Inactivation of α-Amylase by Caffeine: Reducing the Break-down of Starch into Sugars
American Journal of Bioscience and Bioengineering
Volume 6, Issue 1, February 2018, Pages: 1-4
Received: Dec. 23, 2017;
Accepted: Dec. 28, 2017;
Published: Jan. 11, 2018
Views 2701 Downloads 264
Neel Rajan, Department of Chemistry, Pennsylvania State University, Du Bois, PA 15801, USA
Stephen James Koellner, Department of Chemistry, Pennsylvania State University, Du Bois, PA 15801, USA
Vincent Todd Calabrese, Department of Chemistry, Pennsylvania State University, Du Bois, PA 15801, USA
Arshad Khan, Department of Chemistry, Pennsylvania State University, Du Bois, PA 15801, USA
Follow on us
α-Amylase, an enzyme present in our saliva and pancreatic secretion, is responsible for the break-down of starch into glucose molecules. Glucose enters into our blood steam and provides energy for various activities. In this study we have noticed that in the presence of caffeine, the enzyme activity is decreased with a decrease in the amount of glucose liberated from the starch hydrolysis. This finding suggests a positive role played by caffeine in the controlling of blood sugar. A possible explanation of enzyme inactivation by caffeine has been discussed in terms of a two-step model that we proposed earlier.
Caffeine-Amylase Interaction, Inactivation of α-Amylase by Caffeine, Reducing the Starch Hydrolysis by Caffeine
To cite this article
Stephen James Koellner,
Vincent Todd Calabrese,
Inactivation of α-Amylase by Caffeine: Reducing the Break-down of Starch into Sugars, American Journal of Bioscience and Bioengineering.
Vol. 6, No. 1,
2018, pp. 1-4.
Copyright © 2018 Authors retain the copyright of this article.
This article is an open access article distributed under the Creative Commons Attribution License (http://creativecommons.org/licenses/by/4.0/
) which permits unrestricted use, distribution, and reproduction in any medium, provided the original work is properly cited.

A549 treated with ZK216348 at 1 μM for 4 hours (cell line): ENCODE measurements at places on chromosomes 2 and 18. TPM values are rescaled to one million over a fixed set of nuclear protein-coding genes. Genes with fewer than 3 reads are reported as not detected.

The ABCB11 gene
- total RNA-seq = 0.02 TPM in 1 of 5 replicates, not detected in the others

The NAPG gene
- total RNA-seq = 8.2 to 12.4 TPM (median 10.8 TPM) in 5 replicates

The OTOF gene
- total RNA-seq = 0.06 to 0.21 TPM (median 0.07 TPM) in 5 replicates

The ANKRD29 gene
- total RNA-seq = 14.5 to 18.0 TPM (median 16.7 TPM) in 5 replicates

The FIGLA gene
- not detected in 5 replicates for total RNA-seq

D. J. Manners “Enzymic synthesis and degradation of starch and glycogen” Adv. Carbohydr. Chem. Volume 17, pp 371-430, 1962.
K. Kakiuchi, S. Kato, A. Imanishi, and T. Isemura “Association and Dissociation of Bacillus subtilis α-Amylase Molecule” J. Biochem, Volume 55, No. 2, pp 102-109, 1964.
J. A. Thoma, J. E. Spradlin, and S. Dygert “6 Plant and Animal Amylases” The Enzymes P. D. Boyer Edition, Volume 5, pp 115-189, 1971.
T. Takagi, H. Toda and T. Isemura “Bacterial and mold amylases” The Enzymes P. D. Boyer Edition, Volume 5, pp 235-271, 1971.
J. R. Whitaker “Principles of Enzymology for the Food Sciences” pp 433-467, 1972.
E. Boel, L. Brady, A. M. Brzozowski, Z. Derewenda, G. G. Dodson, V. J. Jensen, S. B. Petersen, H. Swift, L. Thim, and H. F. Woldike “Calcium binding in alpha-amylases: an x-ray diffraction study at 2.1-. ANG. resolution of two enzymes from Aspergillus” Biochemistry, Volume 29, pp 6244-6249, 1990.
A. K. Chandel, R. Rudravaram, L. V. Rao, R. Pogaku, and M. L. Narasu “Industrial enzymes in bioindustrial sector development: An Indian perspective, J. Comm. Biotechnol. Volume 13, No. 4, pp 283-291, 2007.
D. N. Lecker, and A. Khan “Theoretical and experimental studies of the effects of heat, EDTA, and enzyme concentration on the inactivation rate of α-amylase from Bacillus sp.” Biotechnol. Prog. Volume 12, pp 713-717, 1996.
D. N. Lecker and A. Khan, “Model for inactivation of α-amylase in the presence of salts: theoretical and experimental studies” Biotechnol. Prog. Volume 14, pp 621-625, 1998.
O. Fagain, “Understanding and increasing protein stability”. Biochem Biophys Acta. 1252, pp 1–14, 1995.
V. T. Calabrese, J. W. Minns, and A. Khan, “Suppression of α-amylase inactivation in the presence of ethanol: Application of a two-step model”, Biotechnol. Prog., 32, pp 1271- 1275 (2016).